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McNeill (1999:8-10) – o privilégio do ver

quarta-feira 13 de dezembro de 2023, por Cardoso de Castro


Mas porque é que, em primeiro lugar, o ver e a visão se tornaram o modo privilegiado de acesso às coisas no desenvolvimento explícito do conhecimento, quer do conhecimento cognitivo, quer do conhecimento mais essencial atribuído à sabedoria? Porque não a audição ou o olfato, o tato ou o paladar? Noutro lugar, Heidegger argumenta que a prioridade da visão surge não só (como afirma Aristóteles  ) porque as coisas parecem estar mais claramente delimitadas através da visão, em termos do seu contorno, figura ou forma, mas também porque, deste modo, parecem estar mais constantemente presentes (GA34  , 102). Pois só a visão concede a simultaneidade do que é presente e do que foi (o hama de que Aristóteles fala no Livro IX da Metafísica), mantendo-os juntos numa só visão, por oposição à mera apreensão sequencial que ocorre através dos outros sentidos.


Much of this is familiar enough. Yet why in the first place did seeing and vision come to be the privileged manner of access to things in the explicit unfolding of knowledge, whether of cognitive knowledge or of the more essential knowing ascribed to wisdom? Why not   hearing or smelling, touch or taste? Elsewhere, Heidegger argues that the priority of vision comes about not only (as Aristotle claims) because things appear to be most clearly delimited through vision, in terms of their outline, figure, or form, but also because they thereby appear most constantly present (GA34, 102). For only sight grants the simultaneity of what is present and what has been (the hama of which Aristotle speaks in Metaphysics Book IX), holds them together in one vision, as opposed to the mere sequential apprehending that occurs through the other senses. [1] Of all the senses, only vision grants the possible apprehending of a relative constancy of presence, even while allowing for change. The act of seeing, as Aristotle explains in Book X of the Nicomachean Ethics, is intrinsically complete and perfected at the moment of seeing: "… the act of sight [ horasis   ] appears to be perfect [ teleia ] at any moment of its duration; it does not require anything to supervene later in order to perfect its form" (NE, 1174 a14f.). Seeing was regarded as the most powerful of the senses, according to Heidegger, because it was, for the Greeks, the most powerful way in which things could be given as present:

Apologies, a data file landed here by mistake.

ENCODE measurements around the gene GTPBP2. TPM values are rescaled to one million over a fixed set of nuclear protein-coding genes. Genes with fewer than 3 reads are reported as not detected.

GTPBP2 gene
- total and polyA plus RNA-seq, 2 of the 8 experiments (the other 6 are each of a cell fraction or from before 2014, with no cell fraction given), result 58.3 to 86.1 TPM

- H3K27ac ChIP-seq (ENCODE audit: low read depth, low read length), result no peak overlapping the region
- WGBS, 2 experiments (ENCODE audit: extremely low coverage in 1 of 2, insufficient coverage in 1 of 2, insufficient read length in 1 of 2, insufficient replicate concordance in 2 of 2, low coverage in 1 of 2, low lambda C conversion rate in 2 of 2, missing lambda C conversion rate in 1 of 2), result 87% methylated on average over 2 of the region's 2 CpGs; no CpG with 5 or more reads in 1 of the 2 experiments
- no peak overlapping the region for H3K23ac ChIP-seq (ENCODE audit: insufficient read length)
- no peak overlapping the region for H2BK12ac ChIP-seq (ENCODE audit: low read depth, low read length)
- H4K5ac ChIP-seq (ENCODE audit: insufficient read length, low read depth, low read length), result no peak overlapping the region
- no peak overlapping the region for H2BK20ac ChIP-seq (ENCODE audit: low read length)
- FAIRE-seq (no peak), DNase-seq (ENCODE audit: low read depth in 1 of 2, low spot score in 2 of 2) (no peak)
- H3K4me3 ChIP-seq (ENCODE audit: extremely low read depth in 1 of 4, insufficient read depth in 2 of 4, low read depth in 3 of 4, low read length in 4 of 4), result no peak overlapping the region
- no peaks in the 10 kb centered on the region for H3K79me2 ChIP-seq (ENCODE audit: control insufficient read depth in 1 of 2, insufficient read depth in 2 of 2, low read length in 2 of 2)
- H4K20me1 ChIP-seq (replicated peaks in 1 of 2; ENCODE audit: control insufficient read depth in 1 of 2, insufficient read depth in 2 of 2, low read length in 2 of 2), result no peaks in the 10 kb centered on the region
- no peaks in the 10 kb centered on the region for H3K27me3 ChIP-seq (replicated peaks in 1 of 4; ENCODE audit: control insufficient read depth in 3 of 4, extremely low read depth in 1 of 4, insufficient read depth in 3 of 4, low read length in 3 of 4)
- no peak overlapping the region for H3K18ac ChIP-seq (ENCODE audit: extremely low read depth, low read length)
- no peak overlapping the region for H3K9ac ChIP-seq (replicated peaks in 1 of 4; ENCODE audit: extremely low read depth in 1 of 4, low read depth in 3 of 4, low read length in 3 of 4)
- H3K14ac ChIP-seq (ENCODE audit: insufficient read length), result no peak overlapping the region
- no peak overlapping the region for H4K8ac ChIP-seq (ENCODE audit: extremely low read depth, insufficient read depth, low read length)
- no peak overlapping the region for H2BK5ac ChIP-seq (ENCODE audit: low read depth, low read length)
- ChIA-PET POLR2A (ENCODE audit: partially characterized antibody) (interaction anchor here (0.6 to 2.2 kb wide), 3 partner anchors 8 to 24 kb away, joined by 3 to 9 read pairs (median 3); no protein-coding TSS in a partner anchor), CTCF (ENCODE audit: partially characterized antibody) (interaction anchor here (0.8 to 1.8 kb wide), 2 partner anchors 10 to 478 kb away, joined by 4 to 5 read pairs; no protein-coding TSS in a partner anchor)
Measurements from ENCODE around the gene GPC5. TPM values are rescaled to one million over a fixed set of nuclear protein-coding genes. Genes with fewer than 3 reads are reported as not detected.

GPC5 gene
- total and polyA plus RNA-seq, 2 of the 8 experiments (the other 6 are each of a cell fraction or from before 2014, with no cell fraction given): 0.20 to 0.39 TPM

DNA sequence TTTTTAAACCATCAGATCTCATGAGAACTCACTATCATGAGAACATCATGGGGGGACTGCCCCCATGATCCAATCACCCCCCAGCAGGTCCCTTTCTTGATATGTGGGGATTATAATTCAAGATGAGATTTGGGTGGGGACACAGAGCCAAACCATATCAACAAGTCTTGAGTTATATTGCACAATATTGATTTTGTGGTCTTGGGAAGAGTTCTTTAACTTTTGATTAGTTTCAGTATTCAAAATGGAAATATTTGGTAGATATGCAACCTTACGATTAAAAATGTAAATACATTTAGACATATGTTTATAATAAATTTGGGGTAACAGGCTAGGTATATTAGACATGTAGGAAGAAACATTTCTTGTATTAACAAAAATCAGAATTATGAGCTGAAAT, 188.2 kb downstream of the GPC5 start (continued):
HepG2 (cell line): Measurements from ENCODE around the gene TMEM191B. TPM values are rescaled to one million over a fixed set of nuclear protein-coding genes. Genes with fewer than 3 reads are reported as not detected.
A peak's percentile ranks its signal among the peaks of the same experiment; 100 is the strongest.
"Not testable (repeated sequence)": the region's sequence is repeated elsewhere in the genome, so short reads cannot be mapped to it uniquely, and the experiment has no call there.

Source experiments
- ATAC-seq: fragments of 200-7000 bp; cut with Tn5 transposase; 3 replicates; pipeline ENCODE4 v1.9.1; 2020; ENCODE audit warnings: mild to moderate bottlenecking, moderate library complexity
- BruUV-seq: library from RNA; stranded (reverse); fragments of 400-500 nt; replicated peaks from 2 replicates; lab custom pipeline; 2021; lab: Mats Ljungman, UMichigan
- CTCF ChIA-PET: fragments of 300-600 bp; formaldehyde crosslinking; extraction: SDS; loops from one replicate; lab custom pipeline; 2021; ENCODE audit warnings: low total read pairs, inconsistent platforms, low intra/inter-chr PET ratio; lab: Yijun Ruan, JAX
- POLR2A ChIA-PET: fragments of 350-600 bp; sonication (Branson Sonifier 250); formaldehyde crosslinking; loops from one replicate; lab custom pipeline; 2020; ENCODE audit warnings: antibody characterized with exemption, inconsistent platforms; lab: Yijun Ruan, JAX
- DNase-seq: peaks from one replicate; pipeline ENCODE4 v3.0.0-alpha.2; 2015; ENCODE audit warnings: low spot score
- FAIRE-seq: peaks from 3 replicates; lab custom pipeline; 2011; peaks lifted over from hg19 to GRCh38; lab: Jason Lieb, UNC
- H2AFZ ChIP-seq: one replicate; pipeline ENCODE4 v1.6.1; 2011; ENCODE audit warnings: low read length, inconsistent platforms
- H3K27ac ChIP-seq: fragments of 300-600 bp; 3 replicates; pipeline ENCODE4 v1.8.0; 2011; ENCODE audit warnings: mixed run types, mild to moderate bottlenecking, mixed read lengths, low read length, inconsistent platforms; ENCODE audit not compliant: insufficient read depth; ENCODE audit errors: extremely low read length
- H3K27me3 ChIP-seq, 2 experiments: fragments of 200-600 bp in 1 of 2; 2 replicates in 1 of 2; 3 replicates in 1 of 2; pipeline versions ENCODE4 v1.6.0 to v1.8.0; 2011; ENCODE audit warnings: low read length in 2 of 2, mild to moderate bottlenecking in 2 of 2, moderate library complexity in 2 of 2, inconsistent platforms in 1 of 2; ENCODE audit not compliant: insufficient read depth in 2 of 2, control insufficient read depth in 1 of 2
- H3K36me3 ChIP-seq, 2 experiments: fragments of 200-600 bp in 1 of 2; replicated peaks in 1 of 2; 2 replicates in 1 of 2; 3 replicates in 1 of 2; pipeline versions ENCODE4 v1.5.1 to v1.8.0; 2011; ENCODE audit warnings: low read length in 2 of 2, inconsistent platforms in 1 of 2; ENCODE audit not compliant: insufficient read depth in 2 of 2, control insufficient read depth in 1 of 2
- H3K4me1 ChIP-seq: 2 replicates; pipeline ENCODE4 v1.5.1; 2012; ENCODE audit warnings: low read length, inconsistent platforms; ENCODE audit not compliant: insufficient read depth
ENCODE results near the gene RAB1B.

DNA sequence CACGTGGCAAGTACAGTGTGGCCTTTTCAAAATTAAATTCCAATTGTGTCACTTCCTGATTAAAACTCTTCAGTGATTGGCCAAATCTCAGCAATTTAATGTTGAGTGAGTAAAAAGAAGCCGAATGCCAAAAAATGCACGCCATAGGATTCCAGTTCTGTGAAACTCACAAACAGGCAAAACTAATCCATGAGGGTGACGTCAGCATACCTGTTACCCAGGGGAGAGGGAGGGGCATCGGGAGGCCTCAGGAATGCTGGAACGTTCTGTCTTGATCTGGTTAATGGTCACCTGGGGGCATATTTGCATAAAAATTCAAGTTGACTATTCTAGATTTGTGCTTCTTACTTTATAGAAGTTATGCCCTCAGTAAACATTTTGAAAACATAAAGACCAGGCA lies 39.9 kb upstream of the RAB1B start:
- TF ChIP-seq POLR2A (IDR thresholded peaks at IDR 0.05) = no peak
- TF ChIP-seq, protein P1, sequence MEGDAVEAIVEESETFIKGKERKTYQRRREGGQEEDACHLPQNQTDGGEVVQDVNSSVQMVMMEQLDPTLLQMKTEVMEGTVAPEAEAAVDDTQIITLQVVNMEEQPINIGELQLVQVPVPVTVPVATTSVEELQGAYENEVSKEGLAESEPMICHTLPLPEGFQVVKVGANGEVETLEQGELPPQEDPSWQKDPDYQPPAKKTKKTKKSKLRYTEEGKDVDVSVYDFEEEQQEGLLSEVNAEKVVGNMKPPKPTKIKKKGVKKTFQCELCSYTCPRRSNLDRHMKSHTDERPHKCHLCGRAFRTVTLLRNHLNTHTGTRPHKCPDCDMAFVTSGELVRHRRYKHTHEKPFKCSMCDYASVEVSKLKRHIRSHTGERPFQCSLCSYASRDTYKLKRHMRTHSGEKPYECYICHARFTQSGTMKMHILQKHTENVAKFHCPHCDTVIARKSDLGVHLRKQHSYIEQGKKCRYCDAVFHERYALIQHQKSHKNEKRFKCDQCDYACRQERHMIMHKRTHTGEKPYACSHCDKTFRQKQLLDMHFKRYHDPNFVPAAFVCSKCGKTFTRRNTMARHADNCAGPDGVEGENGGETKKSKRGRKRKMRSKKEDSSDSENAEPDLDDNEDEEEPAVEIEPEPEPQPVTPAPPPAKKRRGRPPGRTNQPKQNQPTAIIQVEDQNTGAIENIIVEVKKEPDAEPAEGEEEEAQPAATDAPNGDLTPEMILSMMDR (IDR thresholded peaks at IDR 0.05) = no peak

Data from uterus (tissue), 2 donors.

Seeing, having or keeping something in view, is indeed the predominant, most obvious, most direct and indeed the most [9] impressive and extensive way of having something present. On account of its exceptional way of making-present, sensible vision attains the role of the exemplary model for knowing, knowing taken as an apprehending of entities. The essence of vision is: it makes and holds things present, holds something within presence, so that it is manifest, there in its unconcealment. (GA34, 159-60)